Student and Faculty Success at ASAS-CSAS 2019
Animal Biosciences was well represented at the recent American Society of Animal Science and Canadian Society of Animal Science (ASAS-CSAS) Annual Meeting and Trade Show, held July 8-11 in Austin, Texas. This year’s event included symposia on diverse themes such as cell biology, meat science and muscle biology, beef and horse species, non-ruminant nutrition, breeding and genetics, companion animals, immunometabolisim and animal behaviour and well-being.
ABSc graduate students took home many of the top prizes including:
Ryley Vanderhout (supervisor Prof. Christine Baes)
1st place CSAS Graduate Student Poster Competition
Poster Title: “Enhancing the efficiency of poultry production by optimising selection objectives and breeding strategies"
Annemiek Welboren (supervisor Prof. Michael Steele)
1st place CSAS Graduate Student Oral Competition (MSc division)
Presentation Title: "Effects of macronutrient composition of milk replacer on body composition and intestinal development in neonatal dairy calves"
Christine Bone (supervisor Prof. James Squires)
1st place CSAS Graduate Student Oral Competition (PhD Division)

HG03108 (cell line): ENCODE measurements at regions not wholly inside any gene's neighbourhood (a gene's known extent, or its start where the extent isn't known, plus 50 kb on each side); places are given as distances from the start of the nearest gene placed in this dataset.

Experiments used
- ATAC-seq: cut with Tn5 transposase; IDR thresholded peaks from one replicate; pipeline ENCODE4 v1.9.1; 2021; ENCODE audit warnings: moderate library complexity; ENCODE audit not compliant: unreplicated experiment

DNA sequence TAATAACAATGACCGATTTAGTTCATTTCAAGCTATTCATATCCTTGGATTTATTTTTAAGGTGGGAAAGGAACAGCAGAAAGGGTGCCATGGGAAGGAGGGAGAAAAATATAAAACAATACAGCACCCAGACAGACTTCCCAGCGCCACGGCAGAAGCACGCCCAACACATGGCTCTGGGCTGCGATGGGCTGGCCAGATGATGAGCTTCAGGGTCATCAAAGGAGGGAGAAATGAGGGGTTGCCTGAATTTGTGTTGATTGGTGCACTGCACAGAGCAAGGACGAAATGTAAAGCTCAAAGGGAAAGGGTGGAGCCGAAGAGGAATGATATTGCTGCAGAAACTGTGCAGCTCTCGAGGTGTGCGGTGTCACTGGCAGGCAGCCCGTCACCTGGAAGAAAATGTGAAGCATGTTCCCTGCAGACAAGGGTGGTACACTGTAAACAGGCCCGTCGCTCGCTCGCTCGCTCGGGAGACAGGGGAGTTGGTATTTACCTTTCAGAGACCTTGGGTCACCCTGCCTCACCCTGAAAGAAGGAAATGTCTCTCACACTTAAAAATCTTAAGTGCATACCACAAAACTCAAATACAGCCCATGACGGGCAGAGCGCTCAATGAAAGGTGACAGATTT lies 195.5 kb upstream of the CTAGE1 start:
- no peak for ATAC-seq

Presentation Title: "The production of sulfated 16-androstene dteroids by porcine leydig cells and their potential role in the development of boar taint"
James Templeman (supervisor Prof. Kate Shoveller)
1st place ASAS Companion Animal Graduate Oral Competition
Presentation Title: “Salivary electrolyte turnover in mid-distance trained sled dogs during 12 weeks of incremental conditioning”
In faculty news, Prof. Michael Steele received the ASAS Early Career Achievement Award which “recognizes an individual who has shown outstanding achievement as a young scholar and is working toward the mission of ASAS”. In addition, Prof. Trevor DeVries was presented the CSAS award for Technical Innovation in Enhancing Production of Safe Affordable Food which recognizes excellence in technical innovation and teaching with particular emphasis in the fields of biotechnology, genetics, physiology and animal behavior.
Congratulations students and faculty on these outstanding achievements!